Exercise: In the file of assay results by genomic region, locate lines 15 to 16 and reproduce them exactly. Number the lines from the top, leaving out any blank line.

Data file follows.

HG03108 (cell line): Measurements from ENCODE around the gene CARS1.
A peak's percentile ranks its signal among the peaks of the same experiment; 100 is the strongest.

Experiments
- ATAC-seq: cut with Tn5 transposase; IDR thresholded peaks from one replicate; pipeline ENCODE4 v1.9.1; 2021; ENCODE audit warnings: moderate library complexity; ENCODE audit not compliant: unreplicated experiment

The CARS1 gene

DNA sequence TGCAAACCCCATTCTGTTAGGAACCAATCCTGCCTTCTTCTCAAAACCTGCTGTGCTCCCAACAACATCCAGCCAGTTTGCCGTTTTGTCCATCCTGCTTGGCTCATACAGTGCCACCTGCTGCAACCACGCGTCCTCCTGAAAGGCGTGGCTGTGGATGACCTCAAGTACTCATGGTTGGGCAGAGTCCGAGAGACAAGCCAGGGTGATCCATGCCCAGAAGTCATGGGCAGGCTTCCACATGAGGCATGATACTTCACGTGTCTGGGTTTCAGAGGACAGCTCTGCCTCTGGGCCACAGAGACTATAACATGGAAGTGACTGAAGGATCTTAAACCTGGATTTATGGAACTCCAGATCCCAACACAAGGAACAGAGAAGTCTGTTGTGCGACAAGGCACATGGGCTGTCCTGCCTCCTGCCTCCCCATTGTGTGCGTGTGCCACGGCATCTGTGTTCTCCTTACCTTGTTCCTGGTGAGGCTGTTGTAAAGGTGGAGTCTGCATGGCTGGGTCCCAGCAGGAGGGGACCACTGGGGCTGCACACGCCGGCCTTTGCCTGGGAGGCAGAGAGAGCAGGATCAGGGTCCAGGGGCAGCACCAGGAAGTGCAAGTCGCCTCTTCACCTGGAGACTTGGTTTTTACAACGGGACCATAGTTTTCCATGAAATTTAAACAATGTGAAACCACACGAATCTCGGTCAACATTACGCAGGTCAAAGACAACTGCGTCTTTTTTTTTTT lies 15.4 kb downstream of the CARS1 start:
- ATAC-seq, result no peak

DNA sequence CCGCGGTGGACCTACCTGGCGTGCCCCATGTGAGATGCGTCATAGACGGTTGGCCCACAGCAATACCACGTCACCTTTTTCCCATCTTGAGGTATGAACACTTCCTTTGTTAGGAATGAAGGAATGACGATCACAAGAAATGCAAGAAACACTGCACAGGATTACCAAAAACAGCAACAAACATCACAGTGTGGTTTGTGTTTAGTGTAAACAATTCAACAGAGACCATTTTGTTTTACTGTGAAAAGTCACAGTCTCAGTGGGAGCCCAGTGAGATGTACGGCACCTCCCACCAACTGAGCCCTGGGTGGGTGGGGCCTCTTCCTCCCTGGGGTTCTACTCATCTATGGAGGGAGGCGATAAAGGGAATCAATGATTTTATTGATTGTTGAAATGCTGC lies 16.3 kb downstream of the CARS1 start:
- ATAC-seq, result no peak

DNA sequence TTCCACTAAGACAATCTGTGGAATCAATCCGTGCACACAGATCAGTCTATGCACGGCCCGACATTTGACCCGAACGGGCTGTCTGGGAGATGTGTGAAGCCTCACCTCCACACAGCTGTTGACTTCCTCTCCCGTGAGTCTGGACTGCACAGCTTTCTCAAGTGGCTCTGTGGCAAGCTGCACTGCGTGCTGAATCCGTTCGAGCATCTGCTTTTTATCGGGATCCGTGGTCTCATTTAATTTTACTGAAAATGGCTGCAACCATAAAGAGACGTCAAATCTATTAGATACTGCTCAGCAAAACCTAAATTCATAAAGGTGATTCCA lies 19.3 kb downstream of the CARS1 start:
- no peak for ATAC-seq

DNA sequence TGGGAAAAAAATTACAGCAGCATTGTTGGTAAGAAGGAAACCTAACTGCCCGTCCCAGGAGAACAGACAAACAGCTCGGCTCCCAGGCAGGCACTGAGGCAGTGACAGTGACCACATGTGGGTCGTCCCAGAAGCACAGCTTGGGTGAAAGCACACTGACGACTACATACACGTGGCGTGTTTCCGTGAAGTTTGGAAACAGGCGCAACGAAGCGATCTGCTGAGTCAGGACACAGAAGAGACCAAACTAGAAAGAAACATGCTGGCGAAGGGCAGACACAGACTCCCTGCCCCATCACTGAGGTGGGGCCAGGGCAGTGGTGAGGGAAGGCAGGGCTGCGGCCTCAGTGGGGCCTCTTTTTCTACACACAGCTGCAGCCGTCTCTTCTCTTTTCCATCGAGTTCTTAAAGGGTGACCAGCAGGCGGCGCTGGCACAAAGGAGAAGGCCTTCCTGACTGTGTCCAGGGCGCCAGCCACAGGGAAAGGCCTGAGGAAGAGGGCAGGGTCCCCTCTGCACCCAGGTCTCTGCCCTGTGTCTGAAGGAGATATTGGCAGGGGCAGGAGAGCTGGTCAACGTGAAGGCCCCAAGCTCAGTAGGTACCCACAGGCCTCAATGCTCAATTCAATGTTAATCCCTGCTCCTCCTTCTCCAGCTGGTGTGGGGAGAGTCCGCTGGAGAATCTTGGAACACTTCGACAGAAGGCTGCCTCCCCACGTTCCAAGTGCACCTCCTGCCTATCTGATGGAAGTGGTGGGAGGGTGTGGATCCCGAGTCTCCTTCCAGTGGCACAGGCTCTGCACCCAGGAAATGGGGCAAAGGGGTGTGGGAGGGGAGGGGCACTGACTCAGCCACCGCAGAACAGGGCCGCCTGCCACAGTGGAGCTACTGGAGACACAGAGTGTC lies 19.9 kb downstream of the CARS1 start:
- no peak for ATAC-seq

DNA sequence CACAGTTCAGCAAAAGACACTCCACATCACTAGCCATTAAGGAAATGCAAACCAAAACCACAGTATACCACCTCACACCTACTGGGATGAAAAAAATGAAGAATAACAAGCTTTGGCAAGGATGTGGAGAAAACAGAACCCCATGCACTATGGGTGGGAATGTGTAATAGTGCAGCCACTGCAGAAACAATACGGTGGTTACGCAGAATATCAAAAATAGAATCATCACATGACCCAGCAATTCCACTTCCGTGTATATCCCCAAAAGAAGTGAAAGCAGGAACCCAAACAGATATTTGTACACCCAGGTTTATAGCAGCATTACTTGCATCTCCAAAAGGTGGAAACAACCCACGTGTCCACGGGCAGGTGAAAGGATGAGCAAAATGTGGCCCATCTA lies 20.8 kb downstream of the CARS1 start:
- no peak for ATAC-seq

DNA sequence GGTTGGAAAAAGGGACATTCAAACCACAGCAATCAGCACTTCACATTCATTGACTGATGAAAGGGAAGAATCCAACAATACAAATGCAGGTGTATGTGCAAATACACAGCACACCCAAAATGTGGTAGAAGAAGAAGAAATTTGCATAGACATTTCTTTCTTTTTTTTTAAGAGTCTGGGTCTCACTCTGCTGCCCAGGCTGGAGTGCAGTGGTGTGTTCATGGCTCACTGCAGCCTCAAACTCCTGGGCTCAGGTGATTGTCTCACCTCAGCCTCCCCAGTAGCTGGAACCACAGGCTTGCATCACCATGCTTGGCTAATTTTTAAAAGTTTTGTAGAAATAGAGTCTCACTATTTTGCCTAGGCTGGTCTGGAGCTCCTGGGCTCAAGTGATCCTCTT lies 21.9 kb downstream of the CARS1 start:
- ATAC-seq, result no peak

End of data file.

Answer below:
- no peak for ATAC-seq

DNA sequence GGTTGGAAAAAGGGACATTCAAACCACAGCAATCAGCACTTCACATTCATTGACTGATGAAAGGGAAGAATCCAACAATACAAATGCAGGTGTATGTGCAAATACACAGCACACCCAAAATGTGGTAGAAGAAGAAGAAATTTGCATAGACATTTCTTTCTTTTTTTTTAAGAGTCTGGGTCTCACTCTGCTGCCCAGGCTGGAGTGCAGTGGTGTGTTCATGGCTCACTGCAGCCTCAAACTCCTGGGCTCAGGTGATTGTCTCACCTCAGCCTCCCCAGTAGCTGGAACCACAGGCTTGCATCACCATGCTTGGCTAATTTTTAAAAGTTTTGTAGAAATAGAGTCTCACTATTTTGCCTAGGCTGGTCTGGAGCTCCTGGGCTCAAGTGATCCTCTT lies 21.9 kb downstream of the CARS1 start: